We have heretofore held that a constructive trust imposed upon Procom's Tubbs interests predicated upon both the abuse of a confidential or fiduciary relationship and fraud circumvents the Statute of Frauds and validates the alleged oral agreement under the circumstances presented here. Procom does not attack the evidence supporting the other specific elements of a fraud cause of action. Procom's second issue is overruled.
By their third issue, Procom asserts that there is no evidence, or alternatively, insufficient evidence to support the jury's finding of a resulting trust. As stated, that issue need not be addressed.
Likewise, in their fourth issue, Procom complains that the trial court erred in failing to confirm its record title to the full overriding royalty interest conveyed in the Bullard assignment and ordering payment of $83,000 damages to Procom. Contrarily, their fifth issue asserts that there is no evidence or insufficient evidence to support the jury's award of $24,000 damages due Procom. There is evidence to support both recoveries. The calculation of $83,000 damages, however, is predicated upon Procom prevailing on the Statute of Frauds defense. It is undisputed that Procom's recovery of $24,000 is calculated by reducing its $83,000 recovery by the interest the jury found should have been assigned by Procom to Roach. As explained, we have held that the trial court did not err in imposing the constructive trust upon Procom's ownership thereby authorizing the reduction in Procom's recovery on Tubbs to $24,000. We must therefore overrule Procom's fourth and fifth issues.
Procom's sixth issue complains that the trial court erred in assessing exemplary damages against Chandler because Roach sustained no actual damages from the transaction. The jury awarded Roach $24,000 in exemplary damages, which the jury found to be predicated upon the finding that Chandler had committed fraud against him.
Procom contends that the recovery of actual damages is a prerequisite to an award of exemplary damages. See Nabours v. Longview Savings and Loan Assn., 700 S.W.2d 901, 903 (Tex.1985); Doubleday & Company, Inc. v. Rogers, 674 S.W.2d 751, 753-54 (Tex.1984). It is required that the party seeking punitive damages must allege, prove, and secure jury findings on the right to recover and the amount of his actual damages. Nabours, 700 S.W.2d at 903; Martin v. Texas Dental Plans, Inc. 948 S.W.2d 799, 805 (Tex.App.-San Antonio 1977, writ denied). The jury did not find that Roach sustained actual damages in this transaction.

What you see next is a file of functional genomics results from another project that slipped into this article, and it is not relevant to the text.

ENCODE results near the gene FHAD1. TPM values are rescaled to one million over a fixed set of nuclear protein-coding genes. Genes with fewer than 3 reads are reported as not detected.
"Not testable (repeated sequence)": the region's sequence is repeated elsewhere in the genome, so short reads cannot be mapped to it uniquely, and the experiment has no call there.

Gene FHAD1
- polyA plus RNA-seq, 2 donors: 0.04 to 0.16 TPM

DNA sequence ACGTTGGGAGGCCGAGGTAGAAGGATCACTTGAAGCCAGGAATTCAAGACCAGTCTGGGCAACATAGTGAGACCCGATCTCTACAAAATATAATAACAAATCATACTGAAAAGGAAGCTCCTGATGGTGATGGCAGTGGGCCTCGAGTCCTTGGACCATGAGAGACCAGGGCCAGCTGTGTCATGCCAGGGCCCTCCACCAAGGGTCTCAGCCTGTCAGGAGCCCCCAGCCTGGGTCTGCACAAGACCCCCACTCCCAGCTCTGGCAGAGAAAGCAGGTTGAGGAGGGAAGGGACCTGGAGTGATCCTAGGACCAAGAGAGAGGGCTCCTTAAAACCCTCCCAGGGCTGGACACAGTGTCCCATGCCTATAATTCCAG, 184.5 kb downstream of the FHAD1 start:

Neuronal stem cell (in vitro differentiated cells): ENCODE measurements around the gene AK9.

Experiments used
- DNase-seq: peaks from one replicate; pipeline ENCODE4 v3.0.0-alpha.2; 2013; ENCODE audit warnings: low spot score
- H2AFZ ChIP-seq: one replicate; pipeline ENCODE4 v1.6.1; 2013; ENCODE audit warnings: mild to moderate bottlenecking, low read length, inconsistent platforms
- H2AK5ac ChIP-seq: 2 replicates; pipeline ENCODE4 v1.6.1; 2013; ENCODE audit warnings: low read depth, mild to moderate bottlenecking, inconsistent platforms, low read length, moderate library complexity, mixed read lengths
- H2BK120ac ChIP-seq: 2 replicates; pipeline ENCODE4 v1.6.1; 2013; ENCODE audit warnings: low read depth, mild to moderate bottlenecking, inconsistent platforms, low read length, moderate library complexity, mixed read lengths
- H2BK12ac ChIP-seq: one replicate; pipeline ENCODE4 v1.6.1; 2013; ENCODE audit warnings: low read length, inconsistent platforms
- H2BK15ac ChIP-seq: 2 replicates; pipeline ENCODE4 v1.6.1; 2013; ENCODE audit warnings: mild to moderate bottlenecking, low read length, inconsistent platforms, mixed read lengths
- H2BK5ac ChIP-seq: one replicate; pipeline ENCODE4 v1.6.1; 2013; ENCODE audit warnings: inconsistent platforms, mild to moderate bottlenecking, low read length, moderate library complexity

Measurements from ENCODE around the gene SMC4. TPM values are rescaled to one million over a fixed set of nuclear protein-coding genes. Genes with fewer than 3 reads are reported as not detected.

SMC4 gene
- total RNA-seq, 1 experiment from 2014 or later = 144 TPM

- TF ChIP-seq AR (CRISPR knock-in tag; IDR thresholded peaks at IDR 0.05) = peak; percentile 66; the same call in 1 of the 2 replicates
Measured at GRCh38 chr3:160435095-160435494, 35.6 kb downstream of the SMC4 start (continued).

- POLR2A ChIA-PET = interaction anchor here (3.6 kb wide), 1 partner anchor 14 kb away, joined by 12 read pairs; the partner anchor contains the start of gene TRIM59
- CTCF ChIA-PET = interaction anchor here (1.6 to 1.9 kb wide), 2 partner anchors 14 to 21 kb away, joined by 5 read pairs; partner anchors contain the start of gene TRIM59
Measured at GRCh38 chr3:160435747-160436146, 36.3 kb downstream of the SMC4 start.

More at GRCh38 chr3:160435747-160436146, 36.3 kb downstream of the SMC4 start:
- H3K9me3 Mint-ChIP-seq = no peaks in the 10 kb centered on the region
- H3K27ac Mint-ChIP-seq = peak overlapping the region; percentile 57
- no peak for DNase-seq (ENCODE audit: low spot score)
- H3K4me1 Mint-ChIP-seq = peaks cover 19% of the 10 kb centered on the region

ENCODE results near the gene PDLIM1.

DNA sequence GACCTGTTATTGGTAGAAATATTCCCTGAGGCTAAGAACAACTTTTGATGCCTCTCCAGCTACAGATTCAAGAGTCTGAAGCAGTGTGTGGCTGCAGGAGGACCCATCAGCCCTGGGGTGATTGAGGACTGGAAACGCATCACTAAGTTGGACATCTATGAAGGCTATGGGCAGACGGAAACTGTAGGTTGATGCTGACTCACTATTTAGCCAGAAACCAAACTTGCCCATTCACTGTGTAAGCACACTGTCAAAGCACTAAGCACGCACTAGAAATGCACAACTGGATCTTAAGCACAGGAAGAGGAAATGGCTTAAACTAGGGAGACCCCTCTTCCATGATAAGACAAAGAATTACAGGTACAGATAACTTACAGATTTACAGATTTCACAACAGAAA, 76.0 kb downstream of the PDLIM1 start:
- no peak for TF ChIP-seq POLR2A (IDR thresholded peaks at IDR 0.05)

Roach, however, contends that Texas courts will not deny such punitive damages when an action sounds in equity as here. Nabours, 700 S.W.2d at 905. Note 3 of the Nabours opinion authorizes punitive damages where these damages are incident to equitable relief when it involves the return of property. Nabours, 700 S.W.2d at 904. Here, Roach's equitable relief does not pertain to the return of property. The “return of property” exception, however, is not as narrow as Nabours seems to imply. In International Bankers Life v. Holloway, 368 S.W.2d 567, 584 (Tex.1963), the court sanctioned the recovery of punitive damages in an equitable action in which the plaintiff sought to recover usurped corporate profits. The court held that, “[i]t is consistent with equitable principles for equity to exact ․ an additional exaction for unconscionable conduct. There should be a deterrent to conduct which equity condemns and for which it will grant relief.” Id. Thus, under the Holloway opinion, we conclude that punitive damages may be recoverable where equitable relief is granted and the promised interest has not been conveyed, despite the absence of jury findings of actual damages. Procom's sixth issue is overruled.
Procom's seventh issue is conditional. If our holding here had been to decline to enforce Procom's alleged oral promises, we should reduce Roach's $31,000 attorneys' fee award in the trial court judgment. As we have upheld the trial court's enforcement of Chandler's oral promise to convey an overriding royalty to Roach, this seventh issue must be overruled.
In Cross-Appellant's first issue, Roach asserts that the trial court erred in awarding Procom $15,500 in attorney's fees. The trial court reduced by one-half the jury's finding of Appellants' attorneys fees in the amount of $31,000 in accordance with the parties' agreement that attorney's fees should be so reduced to eliminate fees attributable to Procom's working interest claim upon which Roach had prevailed previously. Roach ardently argues that since there is no producing well on the Tubbs tract, Procom is not entitled to participate in the unit absent a contractual agreement with the party paying the production proceeds attributable to Procom's overriding royalty interest. Superior Oil Company v. Roberts, 398 S.W.2d 276, 278 (Tex.1966).